By employing clinical pharmacists, many practices have been able to:
- reduce waiting times for appointments
- increase access to healthcare
- improve screenings and diagnosis of chronic and common ailments
- reduce A&E admissions
- reduce the wastage and overuse of medicines.
- save GP locum costs.
A clinical pharmacist's responsibilities
The below lists some ways which clinical pharmacists can help in your practice.
- Working with GPs and patients to address medicine adherence.
- Reviewing patients on complex medicine regimens.
- Triaging and managing common ailments.
- Responding to acute medicine requests.
- Managing and prescribing for long-term conditions (often with the practice nurse).
- Holding minor ailment clinics.
- Dealing with medication for patients recently discharged from hospital.
- Helping the practice deliver on the QIPP and QOF agenda and enhanced services.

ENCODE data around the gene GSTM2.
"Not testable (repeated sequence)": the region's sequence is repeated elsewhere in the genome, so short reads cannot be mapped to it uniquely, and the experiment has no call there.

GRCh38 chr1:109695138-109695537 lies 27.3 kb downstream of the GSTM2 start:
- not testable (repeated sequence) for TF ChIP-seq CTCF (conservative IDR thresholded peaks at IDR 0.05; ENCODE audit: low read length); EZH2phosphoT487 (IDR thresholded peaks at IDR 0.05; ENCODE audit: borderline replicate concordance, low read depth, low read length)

- Delivering repeat prescription reviews.
- Being the point of contact for all medicine-related queries
- Overseeing the practice’s repeat prescription policy.
- Taking over clinical medicines reviews from GPs.
- Audit and education.
- Medicines management.
- In dispensing practices, pharmacists can take responsibility for the business management of the dispensary.
How to hire a clinical pharmacist
The Primary Care Pharmacists Association’s guide for GPs considering employing a pharmacist includes a summary of what pharmacists can do, advice on the different methods of recruitment, sample job adverts and sample job descriptions.
Practices can employ pharmacists through, for example:
- direct employment
- locum hire
- contract from a CCG (clinical commissioning group), CSU (commissioning support unit) or a private provider.
We have produced a template agreement which can be adapted to suit your needs. Any practices and providers using it must take their own independent legal advice before it is signed.
Clinical pharmacists and PCNs
Tamar Valley Health, a practice in Cornwall, employs two primary care pharmacists.